Watch out Boston: Miguel Cabrera is coming to town.
With the Detroit Tigers besting the Oakland Athletics last night, the final matchups for both leagues' championship series have officially been set.
However, while all four remaining teams have their overall strengths, there are individuals who can make or break their teams' chances of advancing.
For instance, while the Boston Red Sox are depending on Jon Lester to be a rock, Miguel Cabrera owns a career .526 batting average against him. On the other end of the spectrum, St. Louis Cardinals slugger Carlos Beltran has yet to record a hit against Los Angeles Dodgers closer Kenley Jansen.
Read on to see five matchup nightmares that could cost each MLB team the pennant.
Lance Lynn was up and down in 2013, but dominated the Los Angeles Dodgers.
Despite almost notching 200 strikeouts and posting a 3.97 ERA, Lance Lynn’s 2013 was frustratingly inconsistent. From June to August, Lynn posted a dismal 5.19 ERA, 1.46 WHIP and 2.30 K/BB.
However, three-month skid aside, the 26-year-old absolutely dominated the Los Angeles Dodgers in his May 24 start. Lynn tossed six scoreless innings, surrendering just two hits, a walk while striking out nine batters.
In fact, only Carl Crawford and Juan Uribe reached base.
Even though Lynn has never faced Yasiel Puig, his performance against Andre Ethier, Matt Kemp and Adrian Gonzalez illustrates the type of dominance the righty could bring to the table.
Miguel Cabrera particularly enjoys hitting against Jon Lester.
There are few pitchers who Miguel Cabrera doesn’t light up, but Jon Lester is not one of them.
Since 2006, Miggy has owned a .526 batting average and 1.414 OPS with three extra-base hits over 24 plate appearances. Most of this damage has come in 2013, however. Cabrera collected a home run and three RBI versus Lester this season.
As the Boston Red Sox anchor, it’s likely the team will throw Lester twice in the ALCS. If that plan comes to fruition, Miguel Cabrera will be licking his chops.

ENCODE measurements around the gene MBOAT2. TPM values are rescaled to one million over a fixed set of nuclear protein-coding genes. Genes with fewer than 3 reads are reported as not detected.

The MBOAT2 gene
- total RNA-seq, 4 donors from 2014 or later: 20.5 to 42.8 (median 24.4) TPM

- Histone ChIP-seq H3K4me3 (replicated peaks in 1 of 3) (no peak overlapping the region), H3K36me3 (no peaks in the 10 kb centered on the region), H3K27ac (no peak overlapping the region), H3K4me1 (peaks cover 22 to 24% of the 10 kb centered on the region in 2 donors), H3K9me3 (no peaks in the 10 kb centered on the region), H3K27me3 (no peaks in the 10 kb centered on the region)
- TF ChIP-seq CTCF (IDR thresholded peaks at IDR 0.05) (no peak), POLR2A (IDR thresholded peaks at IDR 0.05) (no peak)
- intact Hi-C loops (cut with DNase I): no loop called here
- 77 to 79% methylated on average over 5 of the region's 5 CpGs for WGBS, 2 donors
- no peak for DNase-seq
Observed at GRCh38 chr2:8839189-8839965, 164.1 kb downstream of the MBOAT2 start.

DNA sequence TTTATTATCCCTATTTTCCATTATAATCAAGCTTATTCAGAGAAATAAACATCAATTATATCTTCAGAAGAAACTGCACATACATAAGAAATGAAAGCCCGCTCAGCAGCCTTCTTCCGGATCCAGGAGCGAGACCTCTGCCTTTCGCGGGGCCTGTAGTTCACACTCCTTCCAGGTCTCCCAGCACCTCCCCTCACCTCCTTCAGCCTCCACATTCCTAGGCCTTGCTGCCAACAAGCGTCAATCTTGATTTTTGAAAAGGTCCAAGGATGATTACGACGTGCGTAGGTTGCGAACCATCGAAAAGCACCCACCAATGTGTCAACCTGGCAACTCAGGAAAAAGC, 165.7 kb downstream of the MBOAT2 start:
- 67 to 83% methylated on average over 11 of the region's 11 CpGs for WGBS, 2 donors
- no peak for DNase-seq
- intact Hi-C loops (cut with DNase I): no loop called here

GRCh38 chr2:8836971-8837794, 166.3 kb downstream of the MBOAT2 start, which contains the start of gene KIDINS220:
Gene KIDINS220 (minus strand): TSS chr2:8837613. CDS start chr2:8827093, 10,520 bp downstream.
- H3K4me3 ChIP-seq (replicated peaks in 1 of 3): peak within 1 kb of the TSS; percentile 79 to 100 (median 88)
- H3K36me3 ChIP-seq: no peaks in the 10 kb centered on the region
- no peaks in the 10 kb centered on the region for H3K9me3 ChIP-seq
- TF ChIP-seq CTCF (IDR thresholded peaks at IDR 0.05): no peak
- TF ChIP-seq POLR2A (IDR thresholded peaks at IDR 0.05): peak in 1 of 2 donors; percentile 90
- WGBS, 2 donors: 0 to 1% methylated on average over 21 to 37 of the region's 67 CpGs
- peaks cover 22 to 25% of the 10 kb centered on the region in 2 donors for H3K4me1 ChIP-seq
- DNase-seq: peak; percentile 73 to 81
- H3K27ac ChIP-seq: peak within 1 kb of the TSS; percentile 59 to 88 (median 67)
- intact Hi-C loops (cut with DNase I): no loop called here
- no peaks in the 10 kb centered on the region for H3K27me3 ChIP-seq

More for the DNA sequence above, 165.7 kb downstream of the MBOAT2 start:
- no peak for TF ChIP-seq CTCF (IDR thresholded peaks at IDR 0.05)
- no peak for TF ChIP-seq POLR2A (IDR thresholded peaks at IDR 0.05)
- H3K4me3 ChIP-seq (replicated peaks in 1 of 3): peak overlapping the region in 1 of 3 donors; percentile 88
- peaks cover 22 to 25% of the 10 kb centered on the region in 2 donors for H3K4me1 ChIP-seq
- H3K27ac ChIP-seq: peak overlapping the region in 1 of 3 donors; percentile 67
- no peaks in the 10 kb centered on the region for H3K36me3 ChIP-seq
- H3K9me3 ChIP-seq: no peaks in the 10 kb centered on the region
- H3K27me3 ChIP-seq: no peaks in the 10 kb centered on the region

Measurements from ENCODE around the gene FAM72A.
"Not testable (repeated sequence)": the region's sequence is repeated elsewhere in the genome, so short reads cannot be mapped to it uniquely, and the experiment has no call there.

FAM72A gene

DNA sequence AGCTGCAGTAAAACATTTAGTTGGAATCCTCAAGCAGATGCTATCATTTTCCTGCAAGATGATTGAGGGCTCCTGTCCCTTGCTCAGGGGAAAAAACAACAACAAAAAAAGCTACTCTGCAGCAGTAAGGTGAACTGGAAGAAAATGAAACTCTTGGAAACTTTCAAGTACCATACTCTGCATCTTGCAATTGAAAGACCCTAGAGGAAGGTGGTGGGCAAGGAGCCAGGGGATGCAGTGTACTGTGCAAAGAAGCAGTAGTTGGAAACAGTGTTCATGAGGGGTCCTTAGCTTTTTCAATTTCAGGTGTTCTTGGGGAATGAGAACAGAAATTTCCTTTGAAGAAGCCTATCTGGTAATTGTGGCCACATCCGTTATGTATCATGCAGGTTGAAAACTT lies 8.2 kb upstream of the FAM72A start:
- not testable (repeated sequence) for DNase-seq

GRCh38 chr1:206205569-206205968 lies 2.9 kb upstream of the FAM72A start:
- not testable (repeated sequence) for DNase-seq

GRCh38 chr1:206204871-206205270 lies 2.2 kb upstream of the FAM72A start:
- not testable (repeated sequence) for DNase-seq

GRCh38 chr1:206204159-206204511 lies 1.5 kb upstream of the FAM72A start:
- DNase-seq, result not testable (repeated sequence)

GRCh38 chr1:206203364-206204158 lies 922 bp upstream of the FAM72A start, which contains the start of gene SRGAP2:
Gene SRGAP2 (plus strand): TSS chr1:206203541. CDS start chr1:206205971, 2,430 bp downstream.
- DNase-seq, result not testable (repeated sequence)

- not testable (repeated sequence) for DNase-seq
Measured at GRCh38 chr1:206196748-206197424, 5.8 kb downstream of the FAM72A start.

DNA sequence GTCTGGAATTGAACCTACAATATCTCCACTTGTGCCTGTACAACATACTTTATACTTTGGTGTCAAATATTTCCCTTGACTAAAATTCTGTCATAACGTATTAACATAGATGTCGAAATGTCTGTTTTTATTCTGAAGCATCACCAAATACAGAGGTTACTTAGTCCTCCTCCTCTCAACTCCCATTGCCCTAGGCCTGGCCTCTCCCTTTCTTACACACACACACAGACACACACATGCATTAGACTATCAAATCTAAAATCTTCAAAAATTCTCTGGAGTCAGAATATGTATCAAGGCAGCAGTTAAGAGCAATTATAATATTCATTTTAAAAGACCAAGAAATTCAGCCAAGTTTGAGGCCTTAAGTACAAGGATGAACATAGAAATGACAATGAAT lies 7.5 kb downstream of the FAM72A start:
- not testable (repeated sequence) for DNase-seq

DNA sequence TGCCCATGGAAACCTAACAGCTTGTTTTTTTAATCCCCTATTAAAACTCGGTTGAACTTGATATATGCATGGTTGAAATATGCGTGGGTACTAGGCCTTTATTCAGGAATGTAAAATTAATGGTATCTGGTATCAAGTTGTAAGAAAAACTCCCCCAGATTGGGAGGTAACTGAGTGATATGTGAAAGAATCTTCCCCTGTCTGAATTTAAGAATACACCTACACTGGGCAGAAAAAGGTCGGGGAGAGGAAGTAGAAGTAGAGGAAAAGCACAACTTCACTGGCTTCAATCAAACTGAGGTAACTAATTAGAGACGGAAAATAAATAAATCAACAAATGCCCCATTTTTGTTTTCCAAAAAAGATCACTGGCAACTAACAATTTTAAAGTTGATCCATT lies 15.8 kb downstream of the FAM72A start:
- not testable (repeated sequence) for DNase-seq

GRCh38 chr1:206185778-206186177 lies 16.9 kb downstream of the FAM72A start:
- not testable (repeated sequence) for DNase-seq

Kenley Jansen is one of the best closers in baseball.
Carlos Beltran lives for the postseason. In his career, the 36-year-old has owned a .345 batting average and 16 home runs. The 2013 playoffs have followed a similar tale. Beltran has collected two home runs and six RBI thus far, which helped power the St. Louis Cardinals past the Pittsburgh Pirates.
However, as great as Beltran has been in October, his dominance in 2013 might end at the hand of Los Angeles Dodgers closer Kenley Jansen.
Since 2010, Beltran has been clueless against the power righty. In fact, the veteran has yet to even produce a hit against Jansen.
Given the pair’s history, the Dodgers will certainly opt for their dominant closer when Mr. October steps to the plate in the latter innings.
Ricky Nolasco has been particularly sharp against the St. Louis Cardinals this season.
With his first stellar season since 2008, Ricky Nolasco is in line for a big pay raise this offseason.
While the Los Angeles Dodgers have yet to use him in the playoffs, perhaps they’re just waiting to sick him on the St. Louis Cardinals.
Over two starts versus the Cardinals in 2013, Nolasco limited opposing hitters to a mere .222 batting average and .478 OPS. Even though Matt Carpenter, Carlos Beltran and Matt Holliday all technically collected RBI on his August 7 start, all the runs were unearned.
The Dodgers will likely use Zack Greinke and then Clayton Kershaw again in the first two games of the NLCS, but don’t be surprised if the team hands the ball to the Redbird-killing Nolasco in Game 3.
Jacoby Ellsbury has re-emerged as an elite hitter in 2013.
Jacoby Ellsbury’s renaissance season in 2013 has played a large role in the success of the Boston Red Sox.
In addition to Ellsbury’s overall accolades in 2013, the outfielder has been particularly productive against the Detroit Tigers’ starting pitchers.
While Rick Porcello and Doug Fister might not get their usual turn in the rotation, both Justin Verlander and Max Scherzer certainly will.
Given Ellsbury’s dominance versus two of the Tigers’ aces, expect the dynamic speedster to set the table for the dangerous Red Sox offense.